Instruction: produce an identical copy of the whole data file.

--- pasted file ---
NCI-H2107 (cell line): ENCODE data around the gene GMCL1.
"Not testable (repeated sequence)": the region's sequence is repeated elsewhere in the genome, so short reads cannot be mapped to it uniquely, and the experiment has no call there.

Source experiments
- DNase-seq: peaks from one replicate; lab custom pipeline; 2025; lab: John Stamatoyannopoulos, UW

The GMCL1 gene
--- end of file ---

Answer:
NCI-H2107 (cell line): ENCODE data around the gene GMCL1.
"Not testable (repeated sequence)": the region's sequence is repeated elsewhere in the genome, so short reads cannot be mapped to it uniquely, and the experiment has no call there.

Source experiments
- DNase-seq: peaks from one replicate; lab custom pipeline; 2025; lab: John Stamatoyannopoulos, UW

The GMCL1 gene